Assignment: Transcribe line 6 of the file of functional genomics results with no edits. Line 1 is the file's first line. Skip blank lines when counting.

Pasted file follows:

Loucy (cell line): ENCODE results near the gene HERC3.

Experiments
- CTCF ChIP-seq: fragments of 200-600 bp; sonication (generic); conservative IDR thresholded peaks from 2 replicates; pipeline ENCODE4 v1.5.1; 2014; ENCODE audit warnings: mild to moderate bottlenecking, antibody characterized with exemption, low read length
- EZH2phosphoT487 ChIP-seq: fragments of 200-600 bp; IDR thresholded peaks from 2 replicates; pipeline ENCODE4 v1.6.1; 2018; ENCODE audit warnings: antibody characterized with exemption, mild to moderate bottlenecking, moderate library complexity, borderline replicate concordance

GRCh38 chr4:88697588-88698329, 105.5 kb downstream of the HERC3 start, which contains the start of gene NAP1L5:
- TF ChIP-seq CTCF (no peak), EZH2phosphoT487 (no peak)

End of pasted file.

- TF ChIP-seq CTCF (no peak), EZH2phosphoT487 (no peak)